Resources & FAQs
Client Information Disclosure Authorization Form
Free Funeral and Disposition of Remains Directive form.
To learn more about this form, see our June 2019 blog post titled “Who Will Handle My Funeral Arrangements?“
Frequently Asked Questions (FAQs)
Do I need a will?
First, you must have a will to leave your property to someone other than your children. This includes your spouse! Second, a will sets forth your wishes for any particular items or gifts that you would like to go to someone other than your children.
Third, you must have a will to designate the executor (the person responsible for administering your estate according to the will).
Last, having a will lets everyone know your exact wishes and prevents disputes and delays in handling the estate.
What if I don’t have a will?
Without a will, community property (property acquired during the marriage) is divided: ½ to spouse, ½ to children, subject to spouse’s right to use the property until remarriage.
Separate property (spouses had a separate property agreement or inherited the assets) goes to the children or blood relative of the deceased.
How often should I update my estate planning documents?
Your documents should be reviewed every 5 years, and at any time you have a major life change such as birth or adoption of a child, death of a person named in your will, acquisition of assets, start up of a business, divorce, or other significant events.
What does probate mean?
Although probate technically means the recognition of the will, many people refer to probate as the succession process in general regardless of whether there is a will. There are numerous legal requirements to follow and an attorney is necessary to handle these court proceedings.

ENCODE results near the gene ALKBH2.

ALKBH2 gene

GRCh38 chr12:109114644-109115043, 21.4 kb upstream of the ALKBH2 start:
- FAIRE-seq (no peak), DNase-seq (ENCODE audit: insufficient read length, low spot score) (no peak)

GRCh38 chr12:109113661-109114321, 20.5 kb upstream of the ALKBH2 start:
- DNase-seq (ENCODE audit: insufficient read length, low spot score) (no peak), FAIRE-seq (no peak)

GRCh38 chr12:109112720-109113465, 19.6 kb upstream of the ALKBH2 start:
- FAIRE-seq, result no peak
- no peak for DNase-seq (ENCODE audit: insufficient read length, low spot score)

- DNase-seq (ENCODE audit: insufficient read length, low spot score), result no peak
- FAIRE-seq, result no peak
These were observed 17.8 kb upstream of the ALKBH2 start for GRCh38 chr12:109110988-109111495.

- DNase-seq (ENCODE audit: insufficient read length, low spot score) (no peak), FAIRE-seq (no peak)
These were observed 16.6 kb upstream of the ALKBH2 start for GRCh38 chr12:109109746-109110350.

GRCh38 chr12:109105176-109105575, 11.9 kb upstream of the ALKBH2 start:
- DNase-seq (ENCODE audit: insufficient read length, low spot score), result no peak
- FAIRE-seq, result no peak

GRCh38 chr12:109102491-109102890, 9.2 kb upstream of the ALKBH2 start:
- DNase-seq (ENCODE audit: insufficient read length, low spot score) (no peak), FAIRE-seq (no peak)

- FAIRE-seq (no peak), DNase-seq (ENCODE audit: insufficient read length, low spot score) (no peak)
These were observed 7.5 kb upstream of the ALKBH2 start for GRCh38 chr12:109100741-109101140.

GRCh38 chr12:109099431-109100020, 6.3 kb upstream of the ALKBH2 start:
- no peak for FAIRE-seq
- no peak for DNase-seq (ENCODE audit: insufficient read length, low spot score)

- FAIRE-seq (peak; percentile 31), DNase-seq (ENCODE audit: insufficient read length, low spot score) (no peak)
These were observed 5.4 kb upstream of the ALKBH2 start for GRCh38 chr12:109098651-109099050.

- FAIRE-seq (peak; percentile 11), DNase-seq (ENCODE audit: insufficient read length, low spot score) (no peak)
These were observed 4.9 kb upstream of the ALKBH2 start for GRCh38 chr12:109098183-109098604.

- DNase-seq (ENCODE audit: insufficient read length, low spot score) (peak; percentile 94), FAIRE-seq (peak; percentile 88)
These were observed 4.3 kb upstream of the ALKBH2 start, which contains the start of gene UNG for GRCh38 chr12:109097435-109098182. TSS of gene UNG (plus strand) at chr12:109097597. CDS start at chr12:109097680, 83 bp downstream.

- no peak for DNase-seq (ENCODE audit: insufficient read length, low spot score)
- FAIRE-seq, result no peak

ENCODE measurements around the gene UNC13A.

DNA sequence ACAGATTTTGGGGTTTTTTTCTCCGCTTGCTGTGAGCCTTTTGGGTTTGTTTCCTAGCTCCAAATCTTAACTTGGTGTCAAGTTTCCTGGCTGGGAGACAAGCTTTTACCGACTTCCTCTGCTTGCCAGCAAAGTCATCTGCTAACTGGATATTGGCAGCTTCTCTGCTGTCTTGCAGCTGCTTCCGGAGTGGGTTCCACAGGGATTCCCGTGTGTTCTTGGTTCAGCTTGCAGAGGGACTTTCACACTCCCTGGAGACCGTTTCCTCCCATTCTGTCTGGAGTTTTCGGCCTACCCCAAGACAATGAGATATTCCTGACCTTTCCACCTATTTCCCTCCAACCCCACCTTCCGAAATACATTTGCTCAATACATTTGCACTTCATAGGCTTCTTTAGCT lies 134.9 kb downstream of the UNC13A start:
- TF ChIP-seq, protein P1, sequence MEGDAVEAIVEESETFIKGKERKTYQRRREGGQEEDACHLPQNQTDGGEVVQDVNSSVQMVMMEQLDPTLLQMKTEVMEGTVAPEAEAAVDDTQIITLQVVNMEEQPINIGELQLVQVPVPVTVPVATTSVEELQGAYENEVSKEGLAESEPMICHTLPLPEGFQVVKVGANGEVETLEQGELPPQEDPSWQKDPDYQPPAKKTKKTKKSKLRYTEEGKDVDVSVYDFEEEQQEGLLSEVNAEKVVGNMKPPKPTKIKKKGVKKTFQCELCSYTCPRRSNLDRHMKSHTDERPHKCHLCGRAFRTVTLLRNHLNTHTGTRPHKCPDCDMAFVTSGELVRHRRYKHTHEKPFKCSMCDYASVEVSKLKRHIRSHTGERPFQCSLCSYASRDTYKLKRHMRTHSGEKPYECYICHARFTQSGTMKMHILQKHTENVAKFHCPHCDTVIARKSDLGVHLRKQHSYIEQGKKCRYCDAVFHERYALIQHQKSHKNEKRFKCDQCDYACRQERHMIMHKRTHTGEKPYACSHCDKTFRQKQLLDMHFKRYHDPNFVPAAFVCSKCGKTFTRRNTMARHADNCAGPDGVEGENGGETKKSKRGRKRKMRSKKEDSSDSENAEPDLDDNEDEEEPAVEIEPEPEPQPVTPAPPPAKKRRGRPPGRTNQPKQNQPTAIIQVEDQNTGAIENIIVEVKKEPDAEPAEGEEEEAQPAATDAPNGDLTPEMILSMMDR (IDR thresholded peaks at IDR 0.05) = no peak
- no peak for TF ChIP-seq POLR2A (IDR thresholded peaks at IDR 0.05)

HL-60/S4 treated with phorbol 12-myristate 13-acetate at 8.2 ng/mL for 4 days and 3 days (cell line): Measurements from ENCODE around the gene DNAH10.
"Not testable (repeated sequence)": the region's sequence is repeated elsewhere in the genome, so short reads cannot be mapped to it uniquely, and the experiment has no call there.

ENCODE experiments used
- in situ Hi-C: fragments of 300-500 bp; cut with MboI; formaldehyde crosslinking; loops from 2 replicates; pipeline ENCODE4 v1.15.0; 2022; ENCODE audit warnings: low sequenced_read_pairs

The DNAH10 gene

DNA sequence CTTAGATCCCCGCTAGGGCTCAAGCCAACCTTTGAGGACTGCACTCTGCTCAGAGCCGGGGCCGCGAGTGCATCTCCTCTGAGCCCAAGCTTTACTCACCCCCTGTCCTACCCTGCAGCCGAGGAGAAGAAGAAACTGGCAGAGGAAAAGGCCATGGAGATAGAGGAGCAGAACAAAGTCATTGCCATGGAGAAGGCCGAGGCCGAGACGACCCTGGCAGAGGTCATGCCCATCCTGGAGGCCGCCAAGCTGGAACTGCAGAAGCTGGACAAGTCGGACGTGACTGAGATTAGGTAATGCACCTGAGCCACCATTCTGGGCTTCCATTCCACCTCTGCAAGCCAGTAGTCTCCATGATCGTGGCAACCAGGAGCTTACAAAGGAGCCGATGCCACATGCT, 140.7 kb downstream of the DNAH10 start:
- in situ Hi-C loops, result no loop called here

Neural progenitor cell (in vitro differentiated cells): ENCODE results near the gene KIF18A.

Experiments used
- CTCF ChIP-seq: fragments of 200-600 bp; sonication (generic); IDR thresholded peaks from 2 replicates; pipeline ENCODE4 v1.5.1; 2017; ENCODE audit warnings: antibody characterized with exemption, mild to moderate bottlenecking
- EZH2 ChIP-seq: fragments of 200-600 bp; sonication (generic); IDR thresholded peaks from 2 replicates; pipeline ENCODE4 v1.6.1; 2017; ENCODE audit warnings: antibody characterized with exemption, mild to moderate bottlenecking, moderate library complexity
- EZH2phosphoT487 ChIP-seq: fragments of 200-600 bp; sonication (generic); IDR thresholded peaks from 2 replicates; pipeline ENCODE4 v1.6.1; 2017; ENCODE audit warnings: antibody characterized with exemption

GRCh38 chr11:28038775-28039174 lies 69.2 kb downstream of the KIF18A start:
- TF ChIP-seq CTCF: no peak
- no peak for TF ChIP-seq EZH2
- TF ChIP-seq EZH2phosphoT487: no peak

My loved one has passed away, what do I need to do?
First, you should fill out our probate worksheet found here. Then, call our office to make an appointment for a free consultation.
We can help you through this process and will do everything we can to make it as streamlined and economical as possible.
Can you help me (or my parents) qualify for long term care/Medicaid?
Some people wish to remove assets from their name in order to position themselves so that they will only be in control of not more than $2,000 of assets, often by transferring assets to children or to certain irrevocable trusts at least five years before entering a nursing home facility. While we are familiar with Medicaid eligibility rules, our law firm has made the business decision that it will not advise potential clients regarding Medicaid eligibility rules. Medicaid rules have significant tax and other consequences including potential payback requirements that should be carefully considered As a result, we do not seek out these individuals who wish to impoverish themselves in order to obtain nursing home benefits, and instead will refer such potential clients to attorneys or consultants who handle these matters.
How much is this going to cost?
Because every situation is different we cannot quote exact prices over the phone. However, our initial consultation is free and most fees are on a flat rate so you know exactly what your costs will be.